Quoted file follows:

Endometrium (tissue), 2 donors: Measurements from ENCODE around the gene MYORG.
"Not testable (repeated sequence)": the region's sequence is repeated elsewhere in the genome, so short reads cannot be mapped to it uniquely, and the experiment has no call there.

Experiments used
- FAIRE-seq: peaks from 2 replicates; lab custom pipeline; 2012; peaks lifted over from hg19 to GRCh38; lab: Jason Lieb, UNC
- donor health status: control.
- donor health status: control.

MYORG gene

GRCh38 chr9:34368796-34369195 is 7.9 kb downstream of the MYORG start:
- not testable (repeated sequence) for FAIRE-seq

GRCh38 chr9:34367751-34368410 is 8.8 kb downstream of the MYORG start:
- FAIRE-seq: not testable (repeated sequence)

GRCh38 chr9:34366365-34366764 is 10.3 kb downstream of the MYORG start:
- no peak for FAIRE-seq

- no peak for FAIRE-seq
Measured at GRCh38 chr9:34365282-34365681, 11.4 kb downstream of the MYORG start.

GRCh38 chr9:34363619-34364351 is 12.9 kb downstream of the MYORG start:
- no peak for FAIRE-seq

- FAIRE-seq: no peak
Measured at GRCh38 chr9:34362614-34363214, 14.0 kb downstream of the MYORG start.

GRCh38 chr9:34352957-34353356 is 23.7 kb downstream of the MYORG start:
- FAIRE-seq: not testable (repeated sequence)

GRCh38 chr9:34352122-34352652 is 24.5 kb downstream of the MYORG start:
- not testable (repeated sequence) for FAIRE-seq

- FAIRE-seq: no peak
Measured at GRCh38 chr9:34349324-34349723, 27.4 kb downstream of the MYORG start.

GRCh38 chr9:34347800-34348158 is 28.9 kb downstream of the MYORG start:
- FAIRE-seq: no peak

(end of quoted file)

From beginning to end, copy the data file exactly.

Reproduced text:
Endometrium (tissue), 2 donors: Measurements from ENCODE around the gene MYORG.
"Not testable (repeated sequence)": the region's sequence is repeated elsewhere in the genome, so short reads cannot be mapped to it uniquely, and the experiment has no call there.

Experiments used
- FAIRE-seq: peaks from 2 replicates; lab custom pipeline; 2012; peaks lifted over from hg19 to GRCh38; lab: Jason Lieb, UNC
- donor health status: control.
- donor health status: control.

MYORG gene

GRCh38 chr9:34368796-34369195 is 7.9 kb downstream of the MYORG start:
- not testable (repeated sequence) for FAIRE-seq

GRCh38 chr9:34367751-34368410 is 8.8 kb downstream of the MYORG start:
- FAIRE-seq: not testable (repeated sequence)

GRCh38 chr9:34366365-34366764 is 10.3 kb downstream of the MYORG start:
- no peak for FAIRE-seq

- no peak for FAIRE-seq
Measured at GRCh38 chr9:34365282-34365681, 11.4 kb downstream of the MYORG start.

GRCh38 chr9:34363619-34364351 is 12.9 kb downstream of the MYORG start:
- no peak for FAIRE-seq

- FAIRE-seq: no peak
Measured at GRCh38 chr9:34362614-34363214, 14.0 kb downstream of the MYORG start.

GRCh38 chr9:34352957-34353356 is 23.7 kb downstream of the MYORG start:
- FAIRE-seq: not testable (repeated sequence)

GRCh38 chr9:34352122-34352652 is 24.5 kb downstream of the MYORG start:
- not testable (repeated sequence) for FAIRE-seq

- FAIRE-seq: no peak
Measured at GRCh38 chr9:34349324-34349723, 27.4 kb downstream of the MYORG start.

GRCh38 chr9:34347800-34348158 is 28.9 kb downstream of the MYORG start:
- FAIRE-seq: no peak